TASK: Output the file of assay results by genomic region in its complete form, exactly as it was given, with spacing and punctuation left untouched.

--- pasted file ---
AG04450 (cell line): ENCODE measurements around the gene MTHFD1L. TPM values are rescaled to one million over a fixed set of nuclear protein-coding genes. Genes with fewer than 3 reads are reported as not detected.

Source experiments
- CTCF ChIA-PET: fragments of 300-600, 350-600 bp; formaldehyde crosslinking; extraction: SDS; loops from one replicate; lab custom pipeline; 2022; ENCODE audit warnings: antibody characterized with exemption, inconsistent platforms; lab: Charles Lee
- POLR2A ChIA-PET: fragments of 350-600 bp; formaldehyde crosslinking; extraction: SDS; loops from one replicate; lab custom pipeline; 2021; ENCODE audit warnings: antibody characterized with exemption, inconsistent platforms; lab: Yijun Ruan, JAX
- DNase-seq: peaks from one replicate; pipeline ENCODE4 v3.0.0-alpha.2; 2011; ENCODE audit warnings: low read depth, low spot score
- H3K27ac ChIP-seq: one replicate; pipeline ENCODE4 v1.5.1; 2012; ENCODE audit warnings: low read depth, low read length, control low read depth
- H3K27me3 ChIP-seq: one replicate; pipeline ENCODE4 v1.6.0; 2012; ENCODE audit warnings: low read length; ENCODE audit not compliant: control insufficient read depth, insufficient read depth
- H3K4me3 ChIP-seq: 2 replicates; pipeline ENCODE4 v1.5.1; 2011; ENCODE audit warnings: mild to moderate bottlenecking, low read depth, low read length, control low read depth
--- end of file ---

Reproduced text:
AG04450 (cell line): ENCODE measurements around the gene MTHFD1L. TPM values are rescaled to one million over a fixed set of nuclear protein-coding genes. Genes with fewer than 3 reads are reported as not detected.

Source experiments
- CTCF ChIA-PET: fragments of 300-600, 350-600 bp; formaldehyde crosslinking; extraction: SDS; loops from one replicate; lab custom pipeline; 2022; ENCODE audit warnings: antibody characterized with exemption, inconsistent platforms; lab: Charles Lee
- POLR2A ChIA-PET: fragments of 350-600 bp; formaldehyde crosslinking; extraction: SDS; loops from one replicate; lab custom pipeline; 2021; ENCODE audit warnings: antibody characterized with exemption, inconsistent platforms; lab: Yijun Ruan, JAX
- DNase-seq: peaks from one replicate; pipeline ENCODE4 v3.0.0-alpha.2; 2011; ENCODE audit warnings: low read depth, low spot score
- H3K27ac ChIP-seq: one replicate; pipeline ENCODE4 v1.5.1; 2012; ENCODE audit warnings: low read depth, low read length, control low read depth
- H3K27me3 ChIP-seq: one replicate; pipeline ENCODE4 v1.6.0; 2012; ENCODE audit warnings: low read length; ENCODE audit not compliant: control insufficient read depth, insufficient read depth
- H3K4me3 ChIP-seq: 2 replicates; pipeline ENCODE4 v1.5.1; 2011; ENCODE audit warnings: mild to moderate bottlenecking, low read depth, low read length, control low read depth